As the Valley moves from the red phase to the yellow phase in Gov. Tom Wolf’s color-coded reopening plan, local hospitals have prepared to widen their services as safely as possible.

“The pandemic status is still very much in effect at Evangelical Community Hospital,” said Kendra Aucker, president and CEO. “We are methodically opening services through a phased approach, realizing that at any time, the COVID-19 situation could heat up again, and we need to be prepared for that circumstance. This is a balancing act— we are still seeing and treating COVID-19 patients and caring for both those and non-COVID-19 patients within our walls. We need to continue our response in the safest way possible.”

COVID-19 is a new strain of virus that belongs to the coronavirus family, which also includes SARS and MERS. As concerning as those two were, they did not present as big a threat as COVID-19, said Dr. Rutul Dalal, medical director for Infectious Diseases at UPMC Susquehanna.

“SARS and MERS infections died out pretty quickly relative to this,” Dalal said. “COVID-19 is a very hearty virus. It really packs a punch.”

“I think it’s important to understand the COVID-19 pandemic is not over,” Aucker said, “and we as a Hospital need the community to continue to support spread prevention by social distancing, washing hands, wearing masks, and cleaning frequently used surfaces.”

“We know necessity is the mother of all innovation, and our health system is no different,” said Dr. Gerald Maloney, Geisinger’s chief medical officer for Hospital Services. “Our staff has stepped up to improve processes and find new ways to make health easier for our patients, members and communities despite these extraordinary circumstances.

“One great innovation that came out of this pandemic is the use of telehealth to help make sure our patients are getting the care they need and that they’re not ignoring chronic health concerns that need immediate attention. Our providers can meet with patients by video at home or in one of our clinics to stay on top of their health needs. We are using telemedicine in more than 70 specialties. It’s been a big success in meeting the needs of our patients right where they are as they’re staying safe at home or safely visiting one of our clinics. We are doing about 4,000 of these telehealth visits a day.”

Fortunately, health plans, including Geisinger Health Plan, have stepped up to cover telehealth visits for members, Maloney added. Aucker and Dalal also noted their hospitals’ increasing reliance on telemedicine.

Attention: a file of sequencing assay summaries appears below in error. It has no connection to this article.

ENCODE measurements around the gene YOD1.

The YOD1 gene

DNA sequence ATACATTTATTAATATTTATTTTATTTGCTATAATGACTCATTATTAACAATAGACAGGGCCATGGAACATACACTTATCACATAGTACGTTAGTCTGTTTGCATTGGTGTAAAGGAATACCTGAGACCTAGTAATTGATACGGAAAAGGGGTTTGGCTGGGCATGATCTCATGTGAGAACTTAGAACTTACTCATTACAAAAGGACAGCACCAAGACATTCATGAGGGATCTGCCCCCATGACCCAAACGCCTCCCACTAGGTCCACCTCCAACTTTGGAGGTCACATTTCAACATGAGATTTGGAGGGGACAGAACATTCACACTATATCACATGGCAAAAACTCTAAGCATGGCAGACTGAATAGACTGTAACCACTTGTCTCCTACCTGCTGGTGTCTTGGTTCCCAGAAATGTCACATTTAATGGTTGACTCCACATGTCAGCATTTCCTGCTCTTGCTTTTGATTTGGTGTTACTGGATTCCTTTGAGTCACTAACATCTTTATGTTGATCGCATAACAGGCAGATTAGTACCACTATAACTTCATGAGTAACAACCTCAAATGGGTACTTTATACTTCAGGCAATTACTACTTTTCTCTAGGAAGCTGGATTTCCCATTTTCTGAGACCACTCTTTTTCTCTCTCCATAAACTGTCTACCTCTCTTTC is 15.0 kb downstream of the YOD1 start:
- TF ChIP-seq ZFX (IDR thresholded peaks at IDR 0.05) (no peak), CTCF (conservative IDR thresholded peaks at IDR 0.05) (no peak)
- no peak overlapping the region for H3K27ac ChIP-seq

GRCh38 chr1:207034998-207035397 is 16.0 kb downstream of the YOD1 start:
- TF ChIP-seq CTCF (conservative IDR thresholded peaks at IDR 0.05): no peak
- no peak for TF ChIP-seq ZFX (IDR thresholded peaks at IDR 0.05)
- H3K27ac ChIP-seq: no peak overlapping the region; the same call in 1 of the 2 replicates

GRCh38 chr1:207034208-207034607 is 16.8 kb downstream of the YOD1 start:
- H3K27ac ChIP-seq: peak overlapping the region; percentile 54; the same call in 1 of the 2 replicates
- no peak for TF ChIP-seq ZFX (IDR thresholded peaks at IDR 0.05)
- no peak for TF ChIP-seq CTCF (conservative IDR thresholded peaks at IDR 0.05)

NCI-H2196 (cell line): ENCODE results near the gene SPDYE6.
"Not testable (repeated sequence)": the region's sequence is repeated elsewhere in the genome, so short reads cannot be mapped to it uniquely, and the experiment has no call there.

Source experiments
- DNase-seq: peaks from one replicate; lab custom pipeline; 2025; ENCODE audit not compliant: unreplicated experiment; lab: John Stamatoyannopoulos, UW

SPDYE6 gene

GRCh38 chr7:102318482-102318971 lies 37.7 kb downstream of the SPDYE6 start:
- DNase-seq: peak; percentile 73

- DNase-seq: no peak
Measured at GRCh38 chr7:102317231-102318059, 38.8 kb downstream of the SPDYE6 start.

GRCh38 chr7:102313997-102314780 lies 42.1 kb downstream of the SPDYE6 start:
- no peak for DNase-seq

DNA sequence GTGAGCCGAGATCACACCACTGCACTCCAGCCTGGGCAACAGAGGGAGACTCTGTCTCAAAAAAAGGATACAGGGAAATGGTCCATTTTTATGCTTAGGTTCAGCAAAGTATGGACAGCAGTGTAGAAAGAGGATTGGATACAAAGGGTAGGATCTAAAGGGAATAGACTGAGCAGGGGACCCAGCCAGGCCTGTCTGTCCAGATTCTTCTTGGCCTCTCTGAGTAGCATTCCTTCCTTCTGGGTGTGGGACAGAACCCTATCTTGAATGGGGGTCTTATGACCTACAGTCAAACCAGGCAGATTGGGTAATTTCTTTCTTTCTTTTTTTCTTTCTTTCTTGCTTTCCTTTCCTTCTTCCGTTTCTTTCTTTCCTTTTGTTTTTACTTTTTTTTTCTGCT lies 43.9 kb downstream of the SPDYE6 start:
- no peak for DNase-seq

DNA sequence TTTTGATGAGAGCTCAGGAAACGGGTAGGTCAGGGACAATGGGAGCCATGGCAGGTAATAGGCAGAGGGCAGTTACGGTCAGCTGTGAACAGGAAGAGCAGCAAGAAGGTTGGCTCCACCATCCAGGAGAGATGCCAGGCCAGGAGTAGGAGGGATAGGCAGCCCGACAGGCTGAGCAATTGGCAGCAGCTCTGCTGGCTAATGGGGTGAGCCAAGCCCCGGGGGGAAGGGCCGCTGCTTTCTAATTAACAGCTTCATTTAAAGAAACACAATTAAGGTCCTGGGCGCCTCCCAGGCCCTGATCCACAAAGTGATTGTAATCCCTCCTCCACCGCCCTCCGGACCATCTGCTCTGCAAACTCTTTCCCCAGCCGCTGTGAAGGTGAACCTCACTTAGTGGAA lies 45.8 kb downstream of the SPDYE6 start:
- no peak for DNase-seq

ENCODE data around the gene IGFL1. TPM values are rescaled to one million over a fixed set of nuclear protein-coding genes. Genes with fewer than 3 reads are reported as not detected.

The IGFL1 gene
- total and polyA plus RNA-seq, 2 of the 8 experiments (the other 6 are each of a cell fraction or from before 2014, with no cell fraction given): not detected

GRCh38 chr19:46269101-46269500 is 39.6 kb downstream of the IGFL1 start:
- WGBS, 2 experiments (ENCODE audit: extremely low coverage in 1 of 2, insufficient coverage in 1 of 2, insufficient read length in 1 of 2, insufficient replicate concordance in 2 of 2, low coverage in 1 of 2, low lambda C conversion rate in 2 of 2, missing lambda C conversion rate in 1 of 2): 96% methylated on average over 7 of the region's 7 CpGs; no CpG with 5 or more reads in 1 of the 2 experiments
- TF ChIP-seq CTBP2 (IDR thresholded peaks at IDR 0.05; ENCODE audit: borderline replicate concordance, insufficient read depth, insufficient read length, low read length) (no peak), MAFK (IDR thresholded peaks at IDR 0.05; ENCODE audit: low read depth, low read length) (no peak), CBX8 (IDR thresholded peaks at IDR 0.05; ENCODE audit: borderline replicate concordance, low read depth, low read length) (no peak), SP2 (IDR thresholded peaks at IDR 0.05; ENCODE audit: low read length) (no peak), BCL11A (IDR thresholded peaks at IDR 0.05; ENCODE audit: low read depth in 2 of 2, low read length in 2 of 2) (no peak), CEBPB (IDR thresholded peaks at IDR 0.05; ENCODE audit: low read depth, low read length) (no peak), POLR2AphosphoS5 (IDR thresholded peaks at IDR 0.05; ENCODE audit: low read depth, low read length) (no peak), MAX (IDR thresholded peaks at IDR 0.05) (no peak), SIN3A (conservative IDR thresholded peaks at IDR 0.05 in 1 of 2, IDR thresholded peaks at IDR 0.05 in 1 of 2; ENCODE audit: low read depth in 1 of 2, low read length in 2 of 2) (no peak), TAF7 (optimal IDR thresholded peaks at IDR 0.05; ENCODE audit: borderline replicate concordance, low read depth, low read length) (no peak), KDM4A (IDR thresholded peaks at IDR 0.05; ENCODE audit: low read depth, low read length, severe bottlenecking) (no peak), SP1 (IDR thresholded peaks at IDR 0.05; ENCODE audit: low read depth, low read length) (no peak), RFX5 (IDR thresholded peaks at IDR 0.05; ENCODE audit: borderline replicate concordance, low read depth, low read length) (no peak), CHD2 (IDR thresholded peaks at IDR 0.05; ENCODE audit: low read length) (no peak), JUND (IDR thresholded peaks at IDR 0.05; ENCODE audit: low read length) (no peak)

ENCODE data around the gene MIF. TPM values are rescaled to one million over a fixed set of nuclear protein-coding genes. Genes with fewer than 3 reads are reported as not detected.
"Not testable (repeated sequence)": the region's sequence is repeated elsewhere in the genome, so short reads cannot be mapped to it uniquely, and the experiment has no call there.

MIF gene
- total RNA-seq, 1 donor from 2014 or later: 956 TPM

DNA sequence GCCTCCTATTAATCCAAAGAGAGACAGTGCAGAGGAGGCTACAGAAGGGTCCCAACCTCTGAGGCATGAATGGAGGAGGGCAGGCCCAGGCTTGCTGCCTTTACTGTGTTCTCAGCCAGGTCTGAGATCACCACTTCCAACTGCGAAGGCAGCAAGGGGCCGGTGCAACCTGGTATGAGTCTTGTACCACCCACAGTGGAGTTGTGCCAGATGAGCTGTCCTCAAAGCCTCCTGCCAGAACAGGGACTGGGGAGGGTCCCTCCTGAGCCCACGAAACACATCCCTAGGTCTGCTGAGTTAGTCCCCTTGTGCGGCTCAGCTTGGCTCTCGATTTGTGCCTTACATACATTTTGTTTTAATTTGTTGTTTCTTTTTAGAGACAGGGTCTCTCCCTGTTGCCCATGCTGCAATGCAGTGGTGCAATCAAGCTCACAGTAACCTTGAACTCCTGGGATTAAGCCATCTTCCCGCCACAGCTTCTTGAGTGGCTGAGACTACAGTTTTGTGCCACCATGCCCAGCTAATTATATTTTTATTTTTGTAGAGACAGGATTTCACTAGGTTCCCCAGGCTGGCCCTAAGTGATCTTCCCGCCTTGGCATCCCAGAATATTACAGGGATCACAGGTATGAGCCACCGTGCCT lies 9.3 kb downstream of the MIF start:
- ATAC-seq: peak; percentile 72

“Among the many lessons learned, we’ve discovered that remote working can be effective, that telemedicine is an important strategy going forward, and that proper and practiced infection control methods need to remain a focus,” Aucker said.

“We’re trying to do telemedicine so people who are at risk with the virus can safely navigate and get to their appointments without physically coming into the hospital,” Dalal said.

While researchers study the likelihood of COVID-19 become a recurring event, hospitals prepare for how to handle it along with other typical seasonal illnesses.

“Healthcare researchers and facilities are looking at COVID-19 as more than a one-time occurrence,” Aucker said. “Much time is being put into coming up with vaccines and treatments on a long-term basis. While not the same as influenza, there is the potential for this to be a seasonally occurring virus. Until a vaccine is available, we will continue to see people presenting with the COVID-19 virus.”

“Come fall, I believe there will definitely be a resurgence,” Dalal said. “And this might continue until we have a reliable vaccine.”

“As we’ve learned more about COVID-19, it’s become clear that it will always be present in our communities and that mitigation through social distancing and other preventive measures while we await a vaccine will be the most important thing we all can do,” Maloney said. “We do know that the possible collision of COVID-19 and seasonal flu does have a potential to be a potent combination. The idea of these viruses colliding is a reminder of how important it is to take all the necessary social distancing and hygiene precautions today that can help us flatten the curve sooner and more effectively.”

With that in mind, flu shots have become even more essential.

“It’s also a reminder of how important it will be to get your flu shot this coming year,” Maloney said. “People who get both the flu and COVID-19 do worse, so we need to do all we can to not get the flu, which means getting the annual flu vaccine. In preparation, we are continuing to enhance our testing capabilities so come the fall COVID-19 testing is readily accessible.” 

Dalal hopes people move forward cautiously while scientists determine how much of a threat the virus will be.

“What I worry about is people just going head over heels and going out and forgetting what we have endured over the last couple of months,” he said.

He mentioned the Spanish Flu of 1918, which, according to the Centers for Disease Control, affected an estimated 500 million people, with at least 50 million deaths worldwide. After social restrictions were relaxed, the virus’s second wave killed more people than the first.

With that in mind, Dalal said social distancing, disinfecting homes and businesses, and testing for the virus will have to be maintained until a vaccine is found to be safe and effective.

Cindy O. Herman lives in Snyder County. Send e-mail comments to her at

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